Jamie Joerling of New Melle donated stem cells/bone marrow on Tuesday, June 19, 2018. Two years ago, inspired to do something in memory Trevor Joerling, Jamie joined the donor registry at www.BeTheMatch.org – The National Bone Marrow Registry Site.
When you join the Be The Match Registry, your tissue type is added to the national registry. There are two types of donation: peripheral blood stem cells (PBSC), and marrow. If you are chosen as the best match for a patient, the patient’s doctor will request that you donate either bone marrow or peripheral blood stem cells (PBSC), depending on what is best for the patient.
In Jamie’s case, the patient’s doctor requested a PBSC donation. Jamie got 2 injections a day for 5 days. Then on the 5th day she got an IV in each arm and hook up to a machine similar to a dialysis machine that filtered the stem cells out of my blood. Jamie said this process was not painful at all. She said, "Many people asked me why I am doing this. My response was ‘Why not? If you had the chance to save someone’s life just by getting your blood filtered would you do it?’ Join Be The Match today!”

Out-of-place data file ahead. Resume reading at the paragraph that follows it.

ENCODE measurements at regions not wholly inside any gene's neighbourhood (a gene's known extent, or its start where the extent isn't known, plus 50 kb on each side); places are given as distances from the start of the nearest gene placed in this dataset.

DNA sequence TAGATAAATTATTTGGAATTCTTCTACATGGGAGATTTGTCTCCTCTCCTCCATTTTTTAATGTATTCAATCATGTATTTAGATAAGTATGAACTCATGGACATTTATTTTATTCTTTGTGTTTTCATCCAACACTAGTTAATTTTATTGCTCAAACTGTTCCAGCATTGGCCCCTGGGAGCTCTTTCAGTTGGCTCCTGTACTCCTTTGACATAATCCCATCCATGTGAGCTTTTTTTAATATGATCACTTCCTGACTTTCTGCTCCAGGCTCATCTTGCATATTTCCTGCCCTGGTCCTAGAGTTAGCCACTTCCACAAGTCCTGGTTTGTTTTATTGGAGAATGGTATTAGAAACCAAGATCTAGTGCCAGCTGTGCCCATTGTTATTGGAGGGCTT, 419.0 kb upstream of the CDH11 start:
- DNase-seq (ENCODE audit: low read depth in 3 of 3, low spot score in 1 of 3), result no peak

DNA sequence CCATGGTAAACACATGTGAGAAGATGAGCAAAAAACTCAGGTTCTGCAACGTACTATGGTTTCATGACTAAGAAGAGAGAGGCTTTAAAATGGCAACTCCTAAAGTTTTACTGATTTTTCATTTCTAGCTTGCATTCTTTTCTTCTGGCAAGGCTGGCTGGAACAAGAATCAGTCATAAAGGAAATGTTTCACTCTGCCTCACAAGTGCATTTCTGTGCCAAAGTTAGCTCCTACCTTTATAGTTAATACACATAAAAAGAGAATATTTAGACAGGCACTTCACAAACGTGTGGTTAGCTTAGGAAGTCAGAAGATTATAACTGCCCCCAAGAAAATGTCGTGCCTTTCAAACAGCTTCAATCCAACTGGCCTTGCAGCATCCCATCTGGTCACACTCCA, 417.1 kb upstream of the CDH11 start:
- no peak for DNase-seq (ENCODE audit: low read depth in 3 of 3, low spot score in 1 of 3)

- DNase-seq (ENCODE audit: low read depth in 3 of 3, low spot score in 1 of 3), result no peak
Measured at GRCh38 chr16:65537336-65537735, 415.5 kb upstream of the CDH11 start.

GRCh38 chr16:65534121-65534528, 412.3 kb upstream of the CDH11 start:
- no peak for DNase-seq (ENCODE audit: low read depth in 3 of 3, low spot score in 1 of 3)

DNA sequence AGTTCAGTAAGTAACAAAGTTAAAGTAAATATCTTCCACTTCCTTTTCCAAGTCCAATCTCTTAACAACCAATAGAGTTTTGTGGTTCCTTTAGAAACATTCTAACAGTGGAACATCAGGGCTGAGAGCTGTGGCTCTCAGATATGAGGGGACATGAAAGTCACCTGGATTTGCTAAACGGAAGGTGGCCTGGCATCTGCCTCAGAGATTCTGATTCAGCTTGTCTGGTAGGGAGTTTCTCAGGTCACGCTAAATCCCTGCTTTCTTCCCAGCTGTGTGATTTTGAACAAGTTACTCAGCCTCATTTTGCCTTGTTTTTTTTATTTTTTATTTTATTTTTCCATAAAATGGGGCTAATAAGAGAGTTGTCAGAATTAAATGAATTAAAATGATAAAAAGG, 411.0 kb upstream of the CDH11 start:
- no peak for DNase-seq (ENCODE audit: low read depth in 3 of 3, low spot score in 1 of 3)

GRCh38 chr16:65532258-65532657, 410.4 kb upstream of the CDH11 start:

Jamie received a lot of positive feedback and encouragement from community and extends, “A big thank you to everybody for all the love and support through the donation process!”
Congratulations Jamie, for being so generous and caring and such a great inspiration to us all. As one of the comments on Facebook read, “Trevor is proud!”
More Info: A PBSC donation is a nonsurgical procedure—called apheresis—that takes place at a blood center or outpatient hospital facility. For five days leading up to donation, you will be given injections of a drug called filgrastim to increase the number of blood-forming cells (also called blood stem cells) in your bloodstream. Your blood is then removed through a needle in one arm and passed through a machine that will collect only the blood-forming cells. The remaining blood is returned to you through your other arm.
A marrow donation is an outpatient surgical procedure that takes place in a hospital operating room. While you receive anesthesia, doctors use special, hollow needles to withdraw liquid marrow from both sides of the back of your pelvic bone. Recovery times vary depending on the individual and the type of donation. Most donors are able to return to work, school, and other activities within one to seven days after donation. For more information, visit www.BeTheMatch.org.